Pubs Should Design the Next Printing Press: Part I

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press_smallADOTAS – I am sitting at the airport bar in Dallas, trying to get back to 2010. After attending the Dallas Ad League’s Magazine Day event at the Fairmont Hotel, I feel as though I journeyed to 1995 and back again.

Not that I have anything against attractive, skirt-suited Southwestern sales directors and their handsome, eminently polite male counterparts.Nor do I have contempt for the magazine industry in general, as many “new media” bloggers seem to. I came from a magazine background, and love magazines.

But the atmosphere was decidedly 1999: folding tables stuffed with magazines, sharply dressed sales reps talking about “custom opportunities” and “special sections,” and not a computer display in sight. The lunch itself promised a lively panel discussion that would inform the more than 200 attendees what the “digital future” of magazines would be, but the forum was a panel discussion, bookended by two gigantic monitors featuring a single, non-interactive PowerPoint title slide for most of the two hours.

A large portion of the day’s panel discussion was dedicated to the new, $90 million “magazines” campaign, designed to make advertisers feel better about spending money in their products (the “interactive” portion of the event featured the “magazines” video where Jann Wenner, the legendary editor and publisher of Rolling Stone, and Catherine Black president of Hearst, get all feisty about audience engagement.

Did you know that, during the 12-year lifespan of Google, magazine readership increased by 10%? Or that “ad recall” has increased by 13% over the last five years? Neither did I, which is why this campaign is so important. Despite the bloodletting of the past several years, magazines remain a highly relevant part of the media landscape.

“Magazines have enduring values for readers and advertisers that have gotten a little neglected and misunderstood in the era of Internet instant buzz and chatter,” said Wenner. “Magazines are beloved and powerful in people’s lives for very good reasons that need to be remembered and reinforced. That’s what this campaign is about.”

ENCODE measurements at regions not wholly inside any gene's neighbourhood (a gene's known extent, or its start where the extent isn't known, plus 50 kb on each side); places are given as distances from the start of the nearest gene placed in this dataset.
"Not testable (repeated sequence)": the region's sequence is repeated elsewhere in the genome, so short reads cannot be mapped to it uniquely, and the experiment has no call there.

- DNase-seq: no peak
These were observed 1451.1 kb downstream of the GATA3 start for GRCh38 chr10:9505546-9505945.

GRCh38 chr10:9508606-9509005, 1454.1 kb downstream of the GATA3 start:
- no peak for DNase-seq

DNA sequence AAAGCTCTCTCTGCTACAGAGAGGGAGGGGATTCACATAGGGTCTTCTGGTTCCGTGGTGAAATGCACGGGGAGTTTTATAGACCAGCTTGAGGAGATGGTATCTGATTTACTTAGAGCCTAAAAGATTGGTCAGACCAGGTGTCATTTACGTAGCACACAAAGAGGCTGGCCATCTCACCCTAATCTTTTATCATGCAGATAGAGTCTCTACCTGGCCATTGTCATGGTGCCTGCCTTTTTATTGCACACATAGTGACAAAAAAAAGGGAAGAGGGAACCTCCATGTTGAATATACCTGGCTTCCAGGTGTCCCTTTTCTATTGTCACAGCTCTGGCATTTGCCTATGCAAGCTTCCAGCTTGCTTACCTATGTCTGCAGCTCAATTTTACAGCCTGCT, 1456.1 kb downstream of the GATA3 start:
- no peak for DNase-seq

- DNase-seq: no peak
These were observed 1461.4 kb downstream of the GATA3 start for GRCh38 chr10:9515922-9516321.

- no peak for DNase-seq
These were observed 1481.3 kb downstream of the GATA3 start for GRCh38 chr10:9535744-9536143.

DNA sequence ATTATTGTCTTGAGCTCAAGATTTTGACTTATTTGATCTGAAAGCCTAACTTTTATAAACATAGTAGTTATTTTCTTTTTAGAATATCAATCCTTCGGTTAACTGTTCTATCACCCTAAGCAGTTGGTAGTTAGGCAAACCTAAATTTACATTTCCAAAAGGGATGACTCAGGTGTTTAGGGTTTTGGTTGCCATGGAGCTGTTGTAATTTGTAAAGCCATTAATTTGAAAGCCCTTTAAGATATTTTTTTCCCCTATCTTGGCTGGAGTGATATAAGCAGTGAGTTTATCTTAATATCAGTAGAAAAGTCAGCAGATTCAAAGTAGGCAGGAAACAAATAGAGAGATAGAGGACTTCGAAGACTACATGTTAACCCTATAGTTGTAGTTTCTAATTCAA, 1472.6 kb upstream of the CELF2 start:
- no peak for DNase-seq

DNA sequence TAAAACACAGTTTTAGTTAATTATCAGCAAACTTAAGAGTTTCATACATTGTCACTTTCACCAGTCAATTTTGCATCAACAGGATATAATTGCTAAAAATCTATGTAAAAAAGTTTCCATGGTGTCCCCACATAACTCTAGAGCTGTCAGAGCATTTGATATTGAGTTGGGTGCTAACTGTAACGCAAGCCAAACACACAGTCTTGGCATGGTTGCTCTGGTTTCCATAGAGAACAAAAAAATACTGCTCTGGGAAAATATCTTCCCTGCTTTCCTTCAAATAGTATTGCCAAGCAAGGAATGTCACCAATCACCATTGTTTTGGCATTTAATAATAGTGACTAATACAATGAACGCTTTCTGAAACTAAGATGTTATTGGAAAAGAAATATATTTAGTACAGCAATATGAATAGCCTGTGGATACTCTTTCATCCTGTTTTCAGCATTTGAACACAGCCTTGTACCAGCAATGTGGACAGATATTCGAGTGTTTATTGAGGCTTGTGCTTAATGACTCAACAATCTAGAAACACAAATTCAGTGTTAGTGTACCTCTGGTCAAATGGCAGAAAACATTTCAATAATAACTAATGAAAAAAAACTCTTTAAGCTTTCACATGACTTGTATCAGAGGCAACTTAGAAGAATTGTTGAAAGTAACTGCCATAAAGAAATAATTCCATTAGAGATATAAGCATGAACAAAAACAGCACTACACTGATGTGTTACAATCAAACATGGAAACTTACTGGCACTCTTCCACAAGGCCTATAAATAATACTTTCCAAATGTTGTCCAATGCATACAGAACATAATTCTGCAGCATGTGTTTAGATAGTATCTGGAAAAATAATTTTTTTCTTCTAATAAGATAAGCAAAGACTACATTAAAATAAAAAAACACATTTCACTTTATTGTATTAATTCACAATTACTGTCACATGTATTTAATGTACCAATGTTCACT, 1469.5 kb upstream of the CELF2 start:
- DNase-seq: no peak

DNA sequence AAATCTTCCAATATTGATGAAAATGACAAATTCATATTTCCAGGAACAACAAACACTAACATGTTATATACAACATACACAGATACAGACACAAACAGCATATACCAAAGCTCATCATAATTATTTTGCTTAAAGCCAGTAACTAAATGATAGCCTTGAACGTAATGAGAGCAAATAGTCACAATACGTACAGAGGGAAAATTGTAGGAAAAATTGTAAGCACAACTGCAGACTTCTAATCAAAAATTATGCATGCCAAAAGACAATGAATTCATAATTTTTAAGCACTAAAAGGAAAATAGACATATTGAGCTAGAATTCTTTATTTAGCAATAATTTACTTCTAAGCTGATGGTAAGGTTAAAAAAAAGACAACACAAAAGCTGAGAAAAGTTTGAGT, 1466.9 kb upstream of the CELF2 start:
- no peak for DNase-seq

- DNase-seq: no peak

Although, I am not sure how one can “misunderstand” a magazine, Wenner’s point is well taken.

The panelists (David Carey of Condé Nast, Michael Clinton of Hearst, and Stephanie George of Time) all did an admirable job of toeing the line. That being said, anytime you see those three so buddy-buddy on stage, you better watch out. Obviously, this new industry love-fest has a lot more to do with survival than pure affection. If their consortium can produce more than a print advertising campaign (irony alert — the best concept these guys could come up with to save their industry was a print ad campaign), they might actually be dangerous.

The takeaway? These companies were training their employees for the digital age (“Some are really adapting, and some are struggling with making the transition,” according to George). They are doing oodles of “custom media” for their advertisers — and even acting like agencies for many of their clients (something that I am sure the WPPs and Omnicoms of the world are enjoying), according to Clinton. And all of them are “building apps.” Lots and lots of apps.

Sounds good.

I wondered, however, when these guys all decided they didn’t want anything to do with the platform itself. The “power of the press” was always based on the fact that the average Joe didn’t have much of a voice, because he couldn’t afford a multi-million dollar printing press. Sure, he could shout from the rooftops and rabble-rouse in the local coffee shop, but that was basically it.

The major publishers controlled the loudspeaker, and they could decide to what purpose they would drive their message (start a war, make scads of cash, anoint a president, etc.). Sure, print’s voice got diluted with the emergence of radio and television, but print journalism (the real stuff) still drove the message and shaped the conversation.

Anyway, there is really no need to dig up this old conversation; we all know how the internet gave everyone their own printing press (blog), television station (YouTube account), and the means to capture “stories” as a “citizen journalist” (mobile phone).

When did the publishers decide to give up their platform? Why aren’t they leveraging everything they have to standardize the content creation business, and building the next great platform? It’s because they were focused on being sales organizations, rather than content organizations, or even technology organizations.

Tune in tomorrow for more analysis…

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